Twenty people were injured on Wednesday, May 23, including five critically, when an impaired driver operating a semi struck a school bus. The bus was carrying students from Hope Christian School in Milwaukee. Students were on their way to the Wisconsin Dells for an end of the year field trip.
The bus was pulled over on the shoulder of I39/90 near Lodi due to mechanical problems when the semi struck the bus from behind. Sgt. Greg Jensworld stated that more than half the semi was on the shoulder when it impacted the bus. Twenty of the thirty-three bus passengers were injured, and five had serious injuries. Two passengers had to be airlifted to the hospital.
The driver of the truck, Wayne Murphy, was booked on 5 counts of causing injury by intoxicated use of a vehicle. Murphy’s employer stated that he had only been driving for an hour. However, state troopers had already received calls reporting Murphy as a reckless driver before the accident. The 42-year-old Murphy, from Indianapolis, reportedly had opioids and a tranquilizer in his system at the time of the crash. Columbia County DA Jane Kohlwey expects to file felony charges of operating a motor vehicle under the influence and reckless endangerment soon.
Tragic Impact Of The Crash
Damage From the Accident
To see the impact impaired driving has, you need look no further than 15-year-old Alexis Jenkins. Alexis suffered broken bones, punctured lungs, and was breathing on a ventilator after the accident. In an interview with CBS 58, her grandma described the tremendous grief the driver’s alleged reckless and irresponsible conduct has caused: “He’s put a hole in my heart. My granddaughter was going on a field trip. She was graduating today and he put a hole in my heart. She will never be the same.”
If you’d like to donate to the recovery of Alexis Jenkins, click here.
Large Truck Accident Statistics
This truck accident implicates the extensive damage large trucks can cause on roadways. There are currently more than 2 million semis that operate on U.S. roadways. There are over 500,000 large truck accidents annually which result in approximately 5,000 fatalities nationwide. Fatal large truck accidents tend to occur on weekdays during the daytime. The majority also occur on highways in rural areas. The Federal Motor Carrier Safety Administration illustrates these tendencies:
- Approximately 61 percent of all fatal large truck accidents occurred in rural areas, 27 percent occurred on Interstate highways, and 15 percent fell into both categories by occurring on rural Interstate highways.
- The majority of fatal large truck accidents (84 percent) and nonfatal large truck accidents (88 percent) occurred on weekdays (Monday through Friday).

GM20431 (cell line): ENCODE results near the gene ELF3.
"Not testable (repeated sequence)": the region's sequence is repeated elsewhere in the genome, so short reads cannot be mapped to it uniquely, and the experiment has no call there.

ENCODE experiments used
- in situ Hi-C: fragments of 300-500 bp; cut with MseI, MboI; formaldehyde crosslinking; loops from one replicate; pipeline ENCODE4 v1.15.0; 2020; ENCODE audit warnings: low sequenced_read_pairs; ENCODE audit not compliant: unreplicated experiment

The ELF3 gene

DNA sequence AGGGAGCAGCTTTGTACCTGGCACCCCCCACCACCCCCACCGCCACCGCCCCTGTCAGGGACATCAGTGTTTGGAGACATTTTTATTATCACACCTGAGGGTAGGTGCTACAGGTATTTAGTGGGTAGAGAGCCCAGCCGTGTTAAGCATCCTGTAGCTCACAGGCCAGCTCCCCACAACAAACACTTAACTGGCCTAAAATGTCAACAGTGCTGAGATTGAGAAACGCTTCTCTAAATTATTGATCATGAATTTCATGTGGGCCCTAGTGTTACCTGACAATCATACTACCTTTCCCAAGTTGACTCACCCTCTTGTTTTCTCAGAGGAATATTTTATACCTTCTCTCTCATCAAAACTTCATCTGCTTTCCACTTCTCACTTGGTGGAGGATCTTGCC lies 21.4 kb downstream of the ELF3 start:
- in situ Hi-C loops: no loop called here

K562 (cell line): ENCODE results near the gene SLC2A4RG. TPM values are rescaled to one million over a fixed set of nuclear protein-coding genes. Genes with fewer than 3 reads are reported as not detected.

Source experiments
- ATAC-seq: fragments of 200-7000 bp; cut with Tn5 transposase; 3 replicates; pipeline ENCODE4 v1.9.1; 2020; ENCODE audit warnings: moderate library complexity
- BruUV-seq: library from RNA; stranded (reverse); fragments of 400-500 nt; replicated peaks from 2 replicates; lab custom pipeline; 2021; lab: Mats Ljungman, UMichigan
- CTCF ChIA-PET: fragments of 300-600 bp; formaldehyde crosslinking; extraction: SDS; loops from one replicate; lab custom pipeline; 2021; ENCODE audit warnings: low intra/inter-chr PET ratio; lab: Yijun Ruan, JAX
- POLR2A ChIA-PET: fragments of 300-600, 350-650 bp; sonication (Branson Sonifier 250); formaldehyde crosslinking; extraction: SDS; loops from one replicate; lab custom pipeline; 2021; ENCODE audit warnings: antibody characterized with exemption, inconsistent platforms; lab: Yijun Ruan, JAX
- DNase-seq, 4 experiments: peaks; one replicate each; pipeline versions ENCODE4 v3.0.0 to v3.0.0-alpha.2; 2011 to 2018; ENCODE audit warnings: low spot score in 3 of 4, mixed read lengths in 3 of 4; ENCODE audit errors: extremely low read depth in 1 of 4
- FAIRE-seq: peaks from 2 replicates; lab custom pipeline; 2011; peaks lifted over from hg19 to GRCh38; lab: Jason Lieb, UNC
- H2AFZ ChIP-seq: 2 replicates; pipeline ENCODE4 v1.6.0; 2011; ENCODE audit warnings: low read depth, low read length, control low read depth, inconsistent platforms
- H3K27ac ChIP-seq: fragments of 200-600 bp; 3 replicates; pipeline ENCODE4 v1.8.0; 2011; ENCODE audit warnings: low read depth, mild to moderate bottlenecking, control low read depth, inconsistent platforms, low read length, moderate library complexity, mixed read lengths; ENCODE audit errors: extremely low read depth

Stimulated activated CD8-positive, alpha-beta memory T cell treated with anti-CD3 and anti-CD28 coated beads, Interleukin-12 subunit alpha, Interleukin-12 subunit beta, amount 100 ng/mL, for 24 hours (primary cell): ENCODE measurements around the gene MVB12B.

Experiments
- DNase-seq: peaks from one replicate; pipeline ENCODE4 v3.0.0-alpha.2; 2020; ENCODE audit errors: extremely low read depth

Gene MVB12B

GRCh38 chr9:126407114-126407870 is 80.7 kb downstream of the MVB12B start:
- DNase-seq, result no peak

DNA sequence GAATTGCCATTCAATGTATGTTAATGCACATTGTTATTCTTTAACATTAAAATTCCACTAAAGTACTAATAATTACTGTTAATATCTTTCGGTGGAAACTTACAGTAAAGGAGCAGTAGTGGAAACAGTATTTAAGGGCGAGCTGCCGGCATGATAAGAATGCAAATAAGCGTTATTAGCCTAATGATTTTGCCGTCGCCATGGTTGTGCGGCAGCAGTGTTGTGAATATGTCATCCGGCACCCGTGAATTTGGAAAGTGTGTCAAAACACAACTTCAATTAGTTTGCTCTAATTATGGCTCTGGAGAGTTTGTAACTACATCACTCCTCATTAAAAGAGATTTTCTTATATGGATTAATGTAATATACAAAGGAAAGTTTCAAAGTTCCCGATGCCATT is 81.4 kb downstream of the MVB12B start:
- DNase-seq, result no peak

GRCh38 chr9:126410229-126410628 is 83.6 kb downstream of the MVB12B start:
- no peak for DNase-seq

- In 2016, 4,440 large trucks and buses were involved in fatal crashes, a 2-percent increase from 2015. The number of large trucks and buses in fatal crashes has increased by 29 percent from its low of 3,432 in 2009.
- The number of injury crashes involving large trucks or buses increased 62% from 60,000 in 2009 to 97,000 in 2015. In 2016, there were an estimated 119,000 injury crashes, based on NHTSA’s new CRSS data collection.
Although a large truck accident may be caused by an array of factors including road conditions, driver-related reasons are often the issue. Driver fault can be divided into four categories:
- Non-Performance: The driver was impaired by alcohol or drugs, fell asleep, or was disabled by a heart attack or seizure.
- Recognition: The driver was inattentive, was distracted by something inside or outside the vehicle, or failed to observe the situation adequately for some other reason.
- Decision: For example, the driver was driving too fast for conditions, misjudged the speed of other vehicles, or followed other vehicles too closely.
- Performance: For example, the driver panicked, overcompensated, or exercised poor directional control.
In 2016, at least one driver-related factor was recorded for 32 percent of the large truck drivers in fatal crashes. “Decision” was the most frequent driver-related factor, followed by “Recognition,” “Performance,” and “Non-Performance.”
What To Do If You See A Reckless Driver
Obviously, semis are much heavier than passenger cars and thus often cause more serious injuries and property damage. Therefore, it is essential to be on the lookout for semis that are driving recklessly or suspiciously. If you see a semi or any type of vehicle display any sort of erratic behavior, do not hesitate to call 911 to report the activity. These reports could save lives.
Unfortunately, many terrible events like the school bus accident near Lodi occur regardless of proper reporting. If you are injured in an accident caused by a large truck in Wisconsin, you may be able to be compensated for property damage, medical expenses, lost wages, and pain and suffering. It is important to contact a personal injury attorney right away to ensure that your rights are protected.
If you or a loved one has been injured by a large truck or intoxicated driver, contact a skilled, dedicated, and proven personal injury attorney to discuss your options as a victim of a crash.